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1 January ‘13

TV Critics: Queen Victoria's Children; Miranda; Fifties British War Films

“An interesting film, but spiteful and speculative.” Read on for the verdict on last night’s TV.

Queen Victoria’s Children, BBC2

“Fascinating, in part because of the emotional candour of both Victoria and Albert in their letters, and also because of their early embrace of that Pandora’s Box for the mystery of monarchy – the photographic camera.”
Tom Sutcliffe, The Independent

“There’s not a massive amount to go on, visually, to fill three hours of television – a Landseer painting to pan slowly over, a few very early family photos, a wander round the grounds of Osborne House. There is a little light reconstruction, but it’s very unobtrusive, props more than people. That’s my kind of reconstruction, the sort you hardly notice, not the sort you laugh at.”
Sam Wollaston, The Guardian

“It was an interesting film, but spiteful and speculative, unworthy, if not of its channel, then of three nights at prime time.”
Andrew Billen, The Times

“Knowledgeable but engaging documentary.”
Matt Baylis, Daily Express

Miranda, BBC1

“The second episode contained one heck of a lot of writing, more discrete scenes than most sitcoms feature in a series, a gag rate to compare with Fawlty Towers, and some wonderfully energetic physical comedy… [But ] halfway through yesterday’s instalment, I realised I had not laughed so little since Channel 5’s repeat of the 1994 An Audience with Kenn Dodd on Sunday.”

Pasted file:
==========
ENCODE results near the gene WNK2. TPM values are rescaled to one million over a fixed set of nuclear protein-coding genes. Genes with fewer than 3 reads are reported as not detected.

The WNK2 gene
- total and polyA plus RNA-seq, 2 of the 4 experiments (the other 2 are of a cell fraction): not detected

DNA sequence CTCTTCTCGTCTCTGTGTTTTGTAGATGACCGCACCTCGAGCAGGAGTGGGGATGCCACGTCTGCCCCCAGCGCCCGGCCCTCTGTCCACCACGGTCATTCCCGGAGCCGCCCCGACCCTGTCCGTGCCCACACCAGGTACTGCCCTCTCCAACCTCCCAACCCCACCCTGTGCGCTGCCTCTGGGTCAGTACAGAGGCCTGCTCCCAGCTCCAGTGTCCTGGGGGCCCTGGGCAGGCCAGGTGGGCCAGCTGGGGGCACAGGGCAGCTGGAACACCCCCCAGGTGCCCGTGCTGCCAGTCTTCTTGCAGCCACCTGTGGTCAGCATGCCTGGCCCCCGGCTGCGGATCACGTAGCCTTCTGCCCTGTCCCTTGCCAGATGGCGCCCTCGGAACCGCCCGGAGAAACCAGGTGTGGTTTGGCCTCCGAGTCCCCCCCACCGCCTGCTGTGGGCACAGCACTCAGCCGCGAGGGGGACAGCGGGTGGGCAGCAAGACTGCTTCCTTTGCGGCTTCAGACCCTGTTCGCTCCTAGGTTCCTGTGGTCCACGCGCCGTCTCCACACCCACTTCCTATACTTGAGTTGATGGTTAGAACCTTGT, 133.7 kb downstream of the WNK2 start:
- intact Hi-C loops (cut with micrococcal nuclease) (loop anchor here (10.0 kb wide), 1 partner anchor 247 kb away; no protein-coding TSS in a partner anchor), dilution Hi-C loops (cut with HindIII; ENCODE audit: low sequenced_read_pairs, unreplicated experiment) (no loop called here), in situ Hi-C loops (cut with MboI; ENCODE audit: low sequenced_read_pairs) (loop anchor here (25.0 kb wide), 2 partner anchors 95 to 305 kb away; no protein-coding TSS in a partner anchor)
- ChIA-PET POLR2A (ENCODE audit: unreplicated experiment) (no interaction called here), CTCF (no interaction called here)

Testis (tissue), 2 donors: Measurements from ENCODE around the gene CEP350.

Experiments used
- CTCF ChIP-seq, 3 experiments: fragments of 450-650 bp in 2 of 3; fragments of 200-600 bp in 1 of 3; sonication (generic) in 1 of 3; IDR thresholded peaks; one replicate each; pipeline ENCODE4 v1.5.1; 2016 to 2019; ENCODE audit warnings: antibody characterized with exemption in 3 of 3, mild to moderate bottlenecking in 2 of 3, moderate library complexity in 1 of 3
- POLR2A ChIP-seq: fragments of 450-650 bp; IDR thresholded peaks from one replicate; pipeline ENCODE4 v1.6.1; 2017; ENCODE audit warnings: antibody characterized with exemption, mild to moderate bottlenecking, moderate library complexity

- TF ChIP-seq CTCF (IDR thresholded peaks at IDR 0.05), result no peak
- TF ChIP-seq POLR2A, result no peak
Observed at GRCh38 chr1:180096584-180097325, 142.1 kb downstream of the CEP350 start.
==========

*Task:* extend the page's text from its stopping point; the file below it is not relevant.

Andrew Billen, The Times

“Perhaps I have to accept that, just as I lack the genes to be a matinee idol, an athlete or a figurative painter, so I also lack the genes necessary to appreciate this sitcom.”
Matt Baylis, Daily Express

Fifties British War Films, BBC4

“One of the reasons his [Simon Heffer’s] film was so delicious was the combination of a genuinely good subject with a presenter of almost satirical appropriateness. Looking at Heffer, you would assume him to be a man who thinks the rot set in when they introduced colour to movies and people stopped standing for the National Anthem… If you wanted a more nuanced reading of the success of these films at the time, you had to supply it yourself – and settle for the fact that the programme offered fascinating interviews with veteran film-makers and clips that repeatedly brought a lump to the throat.”
Tom Sutcliffe, The Independent

Readers' comments (1)

  • Three age generations all agreed to switch away from Miranda after five minutes. It was so ordinary.

    Unsuitable or offensive?

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